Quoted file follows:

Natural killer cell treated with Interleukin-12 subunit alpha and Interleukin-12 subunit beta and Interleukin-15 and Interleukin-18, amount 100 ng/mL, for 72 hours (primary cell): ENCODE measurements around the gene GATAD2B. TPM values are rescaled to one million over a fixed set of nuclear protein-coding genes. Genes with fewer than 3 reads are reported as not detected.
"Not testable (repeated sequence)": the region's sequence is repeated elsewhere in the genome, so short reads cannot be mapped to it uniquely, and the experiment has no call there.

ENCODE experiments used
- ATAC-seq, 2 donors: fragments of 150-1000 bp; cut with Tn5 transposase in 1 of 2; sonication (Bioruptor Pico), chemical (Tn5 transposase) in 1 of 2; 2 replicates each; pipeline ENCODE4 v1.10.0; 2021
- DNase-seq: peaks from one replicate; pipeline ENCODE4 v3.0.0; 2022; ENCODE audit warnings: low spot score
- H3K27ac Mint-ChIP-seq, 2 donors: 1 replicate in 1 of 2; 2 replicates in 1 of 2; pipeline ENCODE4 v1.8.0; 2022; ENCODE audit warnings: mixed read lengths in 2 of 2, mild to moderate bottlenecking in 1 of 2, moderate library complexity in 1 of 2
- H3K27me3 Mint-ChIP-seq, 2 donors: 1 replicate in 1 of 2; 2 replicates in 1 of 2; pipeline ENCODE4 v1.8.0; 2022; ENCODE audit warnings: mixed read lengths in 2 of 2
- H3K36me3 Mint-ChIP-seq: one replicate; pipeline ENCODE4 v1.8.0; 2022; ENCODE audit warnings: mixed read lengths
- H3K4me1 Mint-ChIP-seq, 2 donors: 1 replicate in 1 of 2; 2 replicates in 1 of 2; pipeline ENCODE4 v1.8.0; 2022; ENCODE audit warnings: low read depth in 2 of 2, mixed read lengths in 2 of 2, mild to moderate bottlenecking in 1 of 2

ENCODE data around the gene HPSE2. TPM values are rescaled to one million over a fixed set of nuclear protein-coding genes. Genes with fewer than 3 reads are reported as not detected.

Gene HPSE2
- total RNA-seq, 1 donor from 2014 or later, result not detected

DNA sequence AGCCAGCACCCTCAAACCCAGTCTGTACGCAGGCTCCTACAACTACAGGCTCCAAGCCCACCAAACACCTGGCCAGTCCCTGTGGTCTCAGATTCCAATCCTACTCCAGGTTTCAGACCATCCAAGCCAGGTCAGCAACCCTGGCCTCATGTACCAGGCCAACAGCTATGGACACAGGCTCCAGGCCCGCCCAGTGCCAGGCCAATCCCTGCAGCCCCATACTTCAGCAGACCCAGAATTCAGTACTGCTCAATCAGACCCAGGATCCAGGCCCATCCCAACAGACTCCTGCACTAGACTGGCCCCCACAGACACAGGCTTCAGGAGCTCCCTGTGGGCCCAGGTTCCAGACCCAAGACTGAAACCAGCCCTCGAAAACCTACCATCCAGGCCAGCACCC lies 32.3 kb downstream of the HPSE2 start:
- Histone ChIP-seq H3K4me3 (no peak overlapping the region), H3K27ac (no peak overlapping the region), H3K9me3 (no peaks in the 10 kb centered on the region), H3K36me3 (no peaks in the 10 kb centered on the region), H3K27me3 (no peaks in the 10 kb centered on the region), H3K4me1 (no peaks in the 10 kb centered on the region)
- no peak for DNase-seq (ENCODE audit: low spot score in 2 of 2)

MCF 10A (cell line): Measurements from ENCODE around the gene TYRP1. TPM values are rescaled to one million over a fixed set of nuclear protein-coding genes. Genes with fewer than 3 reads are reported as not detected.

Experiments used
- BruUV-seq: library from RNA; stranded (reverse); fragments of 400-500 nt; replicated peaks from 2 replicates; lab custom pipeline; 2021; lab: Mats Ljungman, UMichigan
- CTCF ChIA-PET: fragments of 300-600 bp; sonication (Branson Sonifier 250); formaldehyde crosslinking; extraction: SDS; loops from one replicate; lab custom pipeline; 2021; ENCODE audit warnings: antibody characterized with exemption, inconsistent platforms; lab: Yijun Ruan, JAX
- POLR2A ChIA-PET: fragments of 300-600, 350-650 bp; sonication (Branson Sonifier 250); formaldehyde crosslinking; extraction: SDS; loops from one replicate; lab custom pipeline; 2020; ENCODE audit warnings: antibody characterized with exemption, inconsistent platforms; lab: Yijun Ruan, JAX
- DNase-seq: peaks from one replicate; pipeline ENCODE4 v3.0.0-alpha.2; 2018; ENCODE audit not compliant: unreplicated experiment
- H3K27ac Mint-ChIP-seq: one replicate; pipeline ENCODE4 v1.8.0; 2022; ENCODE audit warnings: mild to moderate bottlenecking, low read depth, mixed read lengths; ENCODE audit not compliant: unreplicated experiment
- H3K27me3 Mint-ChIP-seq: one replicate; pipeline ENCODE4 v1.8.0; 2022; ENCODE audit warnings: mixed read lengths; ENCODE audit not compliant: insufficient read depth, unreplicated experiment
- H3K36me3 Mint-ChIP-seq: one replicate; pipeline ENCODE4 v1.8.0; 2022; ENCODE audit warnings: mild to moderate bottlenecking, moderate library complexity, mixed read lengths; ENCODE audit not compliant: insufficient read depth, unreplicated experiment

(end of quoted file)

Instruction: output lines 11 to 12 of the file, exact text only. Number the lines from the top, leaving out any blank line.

Gene HPSE2
- total RNA-seq, 1 donor from 2014 or later, result not detected